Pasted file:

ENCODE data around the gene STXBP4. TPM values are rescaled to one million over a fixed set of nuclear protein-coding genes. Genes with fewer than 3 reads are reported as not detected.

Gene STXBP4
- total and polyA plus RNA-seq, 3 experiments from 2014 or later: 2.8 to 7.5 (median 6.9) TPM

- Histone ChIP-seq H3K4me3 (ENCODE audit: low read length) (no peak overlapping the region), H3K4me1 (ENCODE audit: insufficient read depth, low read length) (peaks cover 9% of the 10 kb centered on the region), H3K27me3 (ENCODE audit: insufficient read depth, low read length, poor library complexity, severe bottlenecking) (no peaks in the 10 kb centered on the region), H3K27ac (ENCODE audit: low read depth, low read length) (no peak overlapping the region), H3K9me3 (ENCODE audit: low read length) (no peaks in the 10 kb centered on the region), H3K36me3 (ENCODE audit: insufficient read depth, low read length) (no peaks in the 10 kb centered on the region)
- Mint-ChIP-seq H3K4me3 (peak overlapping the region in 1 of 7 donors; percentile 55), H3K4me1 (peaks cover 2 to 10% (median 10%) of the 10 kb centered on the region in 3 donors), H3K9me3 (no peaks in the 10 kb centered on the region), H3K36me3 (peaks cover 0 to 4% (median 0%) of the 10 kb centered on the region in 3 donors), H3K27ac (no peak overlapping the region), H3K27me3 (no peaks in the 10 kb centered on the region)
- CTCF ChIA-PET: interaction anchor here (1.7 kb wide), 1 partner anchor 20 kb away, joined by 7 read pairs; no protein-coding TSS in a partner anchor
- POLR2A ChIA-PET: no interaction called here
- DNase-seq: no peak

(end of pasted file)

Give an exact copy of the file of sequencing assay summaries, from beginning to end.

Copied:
ENCODE data around the gene STXBP4. TPM values are rescaled to one million over a fixed set of nuclear protein-coding genes. Genes with fewer than 3 reads are reported as not detected.

Gene STXBP4
- total and polyA plus RNA-seq, 3 experiments from 2014 or later: 2.8 to 7.5 (median 6.9) TPM

- Histone ChIP-seq H3K4me3 (ENCODE audit: low read length) (no peak overlapping the region), H3K4me1 (ENCODE audit: insufficient read depth, low read length) (peaks cover 9% of the 10 kb centered on the region), H3K27me3 (ENCODE audit: insufficient read depth, low read length, poor library complexity, severe bottlenecking) (no peaks in the 10 kb centered on the region), H3K27ac (ENCODE audit: low read depth, low read length) (no peak overlapping the region), H3K9me3 (ENCODE audit: low read length) (no peaks in the 10 kb centered on the region), H3K36me3 (ENCODE audit: insufficient read depth, low read length) (no peaks in the 10 kb centered on the region)
- Mint-ChIP-seq H3K4me3 (peak overlapping the region in 1 of 7 donors; percentile 55), H3K4me1 (peaks cover 2 to 10% (median 10%) of the 10 kb centered on the region in 3 donors), H3K9me3 (no peaks in the 10 kb centered on the region), H3K36me3 (peaks cover 0 to 4% (median 0%) of the 10 kb centered on the region in 3 donors), H3K27ac (no peak overlapping the region), H3K27me3 (no peaks in the 10 kb centered on the region)
- CTCF ChIA-PET: interaction anchor here (1.7 kb wide), 1 partner anchor 20 kb away, joined by 7 read pairs; no protein-coding TSS in a partner anchor
- POLR2A ChIA-PET: no interaction called here
- DNase-seq: no peak